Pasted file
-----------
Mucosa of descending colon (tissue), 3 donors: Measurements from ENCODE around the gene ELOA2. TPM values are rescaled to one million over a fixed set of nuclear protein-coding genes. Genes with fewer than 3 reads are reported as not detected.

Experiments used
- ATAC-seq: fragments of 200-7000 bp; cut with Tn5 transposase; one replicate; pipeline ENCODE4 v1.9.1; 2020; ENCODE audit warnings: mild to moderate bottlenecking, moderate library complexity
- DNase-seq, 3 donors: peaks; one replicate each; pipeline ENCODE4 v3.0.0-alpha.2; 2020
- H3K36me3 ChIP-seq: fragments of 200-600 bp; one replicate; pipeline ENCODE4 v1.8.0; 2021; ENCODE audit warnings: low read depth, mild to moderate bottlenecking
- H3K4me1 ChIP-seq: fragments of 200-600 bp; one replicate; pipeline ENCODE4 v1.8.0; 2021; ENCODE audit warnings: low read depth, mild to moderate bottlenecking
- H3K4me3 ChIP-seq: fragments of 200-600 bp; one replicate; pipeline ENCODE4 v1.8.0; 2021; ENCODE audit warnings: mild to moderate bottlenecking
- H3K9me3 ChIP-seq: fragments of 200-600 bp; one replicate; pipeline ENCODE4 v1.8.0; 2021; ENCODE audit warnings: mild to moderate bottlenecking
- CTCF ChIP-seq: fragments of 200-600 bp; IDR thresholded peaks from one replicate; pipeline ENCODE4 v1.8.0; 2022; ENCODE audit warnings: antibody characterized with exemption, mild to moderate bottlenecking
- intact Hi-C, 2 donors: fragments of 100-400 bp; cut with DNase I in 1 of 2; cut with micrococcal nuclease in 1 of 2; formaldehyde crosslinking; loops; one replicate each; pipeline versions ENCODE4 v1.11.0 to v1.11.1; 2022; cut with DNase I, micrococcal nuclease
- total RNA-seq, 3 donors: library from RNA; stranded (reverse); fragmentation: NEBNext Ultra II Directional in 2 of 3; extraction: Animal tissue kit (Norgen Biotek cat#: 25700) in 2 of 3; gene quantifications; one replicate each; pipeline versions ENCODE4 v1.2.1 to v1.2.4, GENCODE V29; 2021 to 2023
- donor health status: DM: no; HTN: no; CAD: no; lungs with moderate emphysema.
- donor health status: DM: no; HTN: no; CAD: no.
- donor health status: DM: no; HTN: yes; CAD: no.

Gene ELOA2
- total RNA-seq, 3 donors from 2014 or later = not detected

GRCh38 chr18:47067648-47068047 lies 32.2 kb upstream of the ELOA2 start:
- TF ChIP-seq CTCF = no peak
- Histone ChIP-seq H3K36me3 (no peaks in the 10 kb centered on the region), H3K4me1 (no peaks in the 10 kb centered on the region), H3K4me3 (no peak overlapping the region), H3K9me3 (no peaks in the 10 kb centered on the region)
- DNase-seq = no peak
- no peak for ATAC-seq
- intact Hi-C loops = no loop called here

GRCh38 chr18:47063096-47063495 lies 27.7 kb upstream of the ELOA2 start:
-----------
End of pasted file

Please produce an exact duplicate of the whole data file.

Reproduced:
Mucosa of descending colon (tissue), 3 donors: Measurements from ENCODE around the gene ELOA2. TPM values are rescaled to one million over a fixed set of nuclear protein-coding genes. Genes with fewer than 3 reads are reported as not detected.

Experiments used
- ATAC-seq: fragments of 200-7000 bp; cut with Tn5 transposase; one replicate; pipeline ENCODE4 v1.9.1; 2020; ENCODE audit warnings: mild to moderate bottlenecking, moderate library complexity
- DNase-seq, 3 donors: peaks; one replicate each; pipeline ENCODE4 v3.0.0-alpha.2; 2020
- H3K36me3 ChIP-seq: fragments of 200-600 bp; one replicate; pipeline ENCODE4 v1.8.0; 2021; ENCODE audit warnings: low read depth, mild to moderate bottlenecking
- H3K4me1 ChIP-seq: fragments of 200-600 bp; one replicate; pipeline ENCODE4 v1.8.0; 2021; ENCODE audit warnings: low read depth, mild to moderate bottlenecking
- H3K4me3 ChIP-seq: fragments of 200-600 bp; one replicate; pipeline ENCODE4 v1.8.0; 2021; ENCODE audit warnings: mild to moderate bottlenecking
- H3K9me3 ChIP-seq: fragments of 200-600 bp; one replicate; pipeline ENCODE4 v1.8.0; 2021; ENCODE audit warnings: mild to moderate bottlenecking
- CTCF ChIP-seq: fragments of 200-600 bp; IDR thresholded peaks from one replicate; pipeline ENCODE4 v1.8.0; 2022; ENCODE audit warnings: antibody characterized with exemption, mild to moderate bottlenecking
- intact Hi-C, 2 donors: fragments of 100-400 bp; cut with DNase I in 1 of 2; cut with micrococcal nuclease in 1 of 2; formaldehyde crosslinking; loops; one replicate each; pipeline versions ENCODE4 v1.11.0 to v1.11.1; 2022; cut with DNase I, micrococcal nuclease
- total RNA-seq, 3 donors: library from RNA; stranded (reverse); fragmentation: NEBNext Ultra II Directional in 2 of 3; extraction: Animal tissue kit (Norgen Biotek cat#: 25700) in 2 of 3; gene quantifications; one replicate each; pipeline versions ENCODE4 v1.2.1 to v1.2.4, GENCODE V29; 2021 to 2023
- donor health status: DM: no; HTN: no; CAD: no; lungs with moderate emphysema.
- donor health status: DM: no; HTN: no; CAD: no.
- donor health status: DM: no; HTN: yes; CAD: no.

Gene ELOA2
- total RNA-seq, 3 donors from 2014 or later = not detected

GRCh38 chr18:47067648-47068047 lies 32.2 kb upstream of the ELOA2 start:
- TF ChIP-seq CTCF = no peak
- Histone ChIP-seq H3K36me3 (no peaks in the 10 kb centered on the region), H3K4me1 (no peaks in the 10 kb centered on the region), H3K4me3 (no peak overlapping the region), H3K9me3 (no peaks in the 10 kb centered on the region)
- DNase-seq = no peak
- no peak for ATAC-seq
- intact Hi-C loops = no loop called here

GRCh38 chr18:47063096-47063495 lies 27.7 kb upstream of the ELOA2 start: